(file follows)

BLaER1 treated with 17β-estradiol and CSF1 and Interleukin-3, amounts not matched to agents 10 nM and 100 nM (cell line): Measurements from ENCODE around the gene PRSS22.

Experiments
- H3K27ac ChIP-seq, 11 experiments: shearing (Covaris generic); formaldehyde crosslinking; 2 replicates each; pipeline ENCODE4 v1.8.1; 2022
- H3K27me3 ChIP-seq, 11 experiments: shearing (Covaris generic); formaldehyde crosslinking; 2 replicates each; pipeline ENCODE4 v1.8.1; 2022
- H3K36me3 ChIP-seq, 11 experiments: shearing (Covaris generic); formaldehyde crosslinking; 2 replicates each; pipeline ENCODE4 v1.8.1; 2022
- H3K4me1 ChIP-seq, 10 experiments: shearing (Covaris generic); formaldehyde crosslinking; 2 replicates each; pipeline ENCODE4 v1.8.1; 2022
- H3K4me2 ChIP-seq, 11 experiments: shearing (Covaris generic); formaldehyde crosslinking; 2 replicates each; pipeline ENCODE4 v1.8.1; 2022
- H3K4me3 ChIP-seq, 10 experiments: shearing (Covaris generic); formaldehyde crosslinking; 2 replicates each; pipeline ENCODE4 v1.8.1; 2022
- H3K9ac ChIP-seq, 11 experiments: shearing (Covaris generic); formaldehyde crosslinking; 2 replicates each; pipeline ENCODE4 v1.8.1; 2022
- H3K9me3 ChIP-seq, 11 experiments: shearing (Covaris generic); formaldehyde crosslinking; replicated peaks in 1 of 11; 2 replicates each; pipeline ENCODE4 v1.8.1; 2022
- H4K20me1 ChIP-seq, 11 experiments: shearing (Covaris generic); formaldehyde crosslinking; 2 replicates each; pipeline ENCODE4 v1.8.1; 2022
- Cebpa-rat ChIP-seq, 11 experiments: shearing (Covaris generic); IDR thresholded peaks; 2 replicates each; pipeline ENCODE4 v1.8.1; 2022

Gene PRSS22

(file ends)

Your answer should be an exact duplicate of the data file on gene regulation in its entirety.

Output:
BLaER1 treated with 17β-estradiol and CSF1 and Interleukin-3, amounts not matched to agents 10 nM and 100 nM (cell line): Measurements from ENCODE around the gene PRSS22.

Experiments
- H3K27ac ChIP-seq, 11 experiments: shearing (Covaris generic); formaldehyde crosslinking; 2 replicates each; pipeline ENCODE4 v1.8.1; 2022
- H3K27me3 ChIP-seq, 11 experiments: shearing (Covaris generic); formaldehyde crosslinking; 2 replicates each; pipeline ENCODE4 v1.8.1; 2022
- H3K36me3 ChIP-seq, 11 experiments: shearing (Covaris generic); formaldehyde crosslinking; 2 replicates each; pipeline ENCODE4 v1.8.1; 2022
- H3K4me1 ChIP-seq, 10 experiments: shearing (Covaris generic); formaldehyde crosslinking; 2 replicates each; pipeline ENCODE4 v1.8.1; 2022
- H3K4me2 ChIP-seq, 11 experiments: shearing (Covaris generic); formaldehyde crosslinking; 2 replicates each; pipeline ENCODE4 v1.8.1; 2022
- H3K4me3 ChIP-seq, 10 experiments: shearing (Covaris generic); formaldehyde crosslinking; 2 replicates each; pipeline ENCODE4 v1.8.1; 2022
- H3K9ac ChIP-seq, 11 experiments: shearing (Covaris generic); formaldehyde crosslinking; 2 replicates each; pipeline ENCODE4 v1.8.1; 2022
- H3K9me3 ChIP-seq, 11 experiments: shearing (Covaris generic); formaldehyde crosslinking; replicated peaks in 1 of 11; 2 replicates each; pipeline ENCODE4 v1.8.1; 2022
- H4K20me1 ChIP-seq, 11 experiments: shearing (Covaris generic); formaldehyde crosslinking; 2 replicates each; pipeline ENCODE4 v1.8.1; 2022
- Cebpa-rat ChIP-seq, 11 experiments: shearing (Covaris generic); IDR thresholded peaks; 2 replicates each; pipeline ENCODE4 v1.8.1; 2022

Gene PRSS22